Café Oliver is an establishment that is perhaps best known for its place in the Icelandic nightlife. At night time it’s brimming with drunk, muscular young men with bleached hair – and the women who love them. It leads a double life, however, as it’s also a top notch restaurant by day.
As soon as my dining partner and I arrived we received an enthusiastic reception from a large number of friendly and competent staff. We arrived at six, and the main rush only starts just before seven, so the place actually seemed overstaffed at first – very unusual in Iceland where labour doesn’t come cheap. As it turned out, every single table was taken within the hour so they were wise to be prepared.
We opted for a bread platter as a starter, served with olive paste, aioli and ruccola butter. It was such a good combination we had to restrain ourselves from filling up on the bread before our main courses arrived, a generous portion of grilled lobster tails and a filet mignon with foie gras respectively. The lobster was refreshingly different from most such dishes, as it was prepared with apples, mango and garlic foam. The result was a fruity flavour reminiscent of the beach in summer time, to get my arty farty critique comment out of the way. My counterpart was equally delighted with his filet mignon, but he turned out not to be a fan of foie gras in general, and barely touched the poor goose’s liver. I scolded him on his cold heartedness and ordered dessert.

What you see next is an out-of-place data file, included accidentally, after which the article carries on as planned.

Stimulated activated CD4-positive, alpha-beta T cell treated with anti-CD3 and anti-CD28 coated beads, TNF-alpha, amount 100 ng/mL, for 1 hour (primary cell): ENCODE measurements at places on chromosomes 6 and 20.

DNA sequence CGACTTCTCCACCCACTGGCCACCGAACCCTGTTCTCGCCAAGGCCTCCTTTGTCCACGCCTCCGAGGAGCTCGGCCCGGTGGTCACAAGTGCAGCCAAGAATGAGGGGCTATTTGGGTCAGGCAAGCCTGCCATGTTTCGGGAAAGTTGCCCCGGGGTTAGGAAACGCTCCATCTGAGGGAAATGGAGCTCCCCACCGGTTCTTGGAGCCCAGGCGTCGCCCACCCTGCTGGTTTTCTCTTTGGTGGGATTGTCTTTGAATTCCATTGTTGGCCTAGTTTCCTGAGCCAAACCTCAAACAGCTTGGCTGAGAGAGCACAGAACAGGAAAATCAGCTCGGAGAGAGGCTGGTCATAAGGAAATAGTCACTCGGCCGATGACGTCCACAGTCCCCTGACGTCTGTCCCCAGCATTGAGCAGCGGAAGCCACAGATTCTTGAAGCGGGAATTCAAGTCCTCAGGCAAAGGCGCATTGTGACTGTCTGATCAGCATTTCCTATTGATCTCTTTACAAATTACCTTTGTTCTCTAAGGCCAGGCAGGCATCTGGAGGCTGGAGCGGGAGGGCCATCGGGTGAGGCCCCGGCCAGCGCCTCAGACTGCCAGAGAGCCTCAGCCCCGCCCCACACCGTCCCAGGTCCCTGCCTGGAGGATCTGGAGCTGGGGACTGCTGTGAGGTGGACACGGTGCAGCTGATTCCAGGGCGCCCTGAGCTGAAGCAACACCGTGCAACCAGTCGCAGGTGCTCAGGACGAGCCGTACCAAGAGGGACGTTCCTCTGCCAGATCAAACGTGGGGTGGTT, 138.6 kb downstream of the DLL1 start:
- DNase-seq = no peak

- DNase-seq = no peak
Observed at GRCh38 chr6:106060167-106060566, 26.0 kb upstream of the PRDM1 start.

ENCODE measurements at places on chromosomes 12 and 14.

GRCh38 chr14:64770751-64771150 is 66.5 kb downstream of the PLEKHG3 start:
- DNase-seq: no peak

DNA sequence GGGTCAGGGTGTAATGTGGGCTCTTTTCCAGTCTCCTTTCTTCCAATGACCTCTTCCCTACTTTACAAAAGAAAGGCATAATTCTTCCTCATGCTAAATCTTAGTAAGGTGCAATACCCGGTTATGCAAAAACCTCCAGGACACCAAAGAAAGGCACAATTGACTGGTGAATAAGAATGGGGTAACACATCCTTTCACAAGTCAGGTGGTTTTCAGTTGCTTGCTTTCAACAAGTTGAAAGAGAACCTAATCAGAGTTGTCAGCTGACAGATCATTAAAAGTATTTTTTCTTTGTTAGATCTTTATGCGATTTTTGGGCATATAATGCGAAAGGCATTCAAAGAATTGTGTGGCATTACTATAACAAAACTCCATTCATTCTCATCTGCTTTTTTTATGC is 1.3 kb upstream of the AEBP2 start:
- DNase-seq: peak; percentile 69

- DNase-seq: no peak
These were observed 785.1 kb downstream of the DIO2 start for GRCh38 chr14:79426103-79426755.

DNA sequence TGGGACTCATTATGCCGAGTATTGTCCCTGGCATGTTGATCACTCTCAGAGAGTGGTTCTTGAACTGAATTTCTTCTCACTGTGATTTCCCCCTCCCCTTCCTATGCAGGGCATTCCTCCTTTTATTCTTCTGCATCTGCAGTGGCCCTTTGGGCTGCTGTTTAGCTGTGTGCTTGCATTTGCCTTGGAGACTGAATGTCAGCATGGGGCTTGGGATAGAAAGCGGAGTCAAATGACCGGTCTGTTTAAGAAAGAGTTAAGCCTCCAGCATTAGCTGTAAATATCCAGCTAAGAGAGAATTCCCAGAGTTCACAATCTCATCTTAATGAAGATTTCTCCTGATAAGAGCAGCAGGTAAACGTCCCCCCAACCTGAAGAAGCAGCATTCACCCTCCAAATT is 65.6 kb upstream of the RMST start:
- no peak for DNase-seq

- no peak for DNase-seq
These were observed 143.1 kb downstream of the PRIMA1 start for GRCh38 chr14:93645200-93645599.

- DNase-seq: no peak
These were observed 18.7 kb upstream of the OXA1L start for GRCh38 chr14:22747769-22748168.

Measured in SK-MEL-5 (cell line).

It’s unusual, in my experience, for a dessert to manage to outdo a good meal that came before it but the hot chocolate-nougat cake with caramelle sauce and blueberry ice cream did just that. I still dream of it on some nights. The cheesecake was also quite good, but if you only follow one piece of advice you read in the Grapevine your entire life, let it be this: order the goddamned hot chocolate-nougat cake. The only way you could ever regret that move is if you got hit by a truck while eating it.
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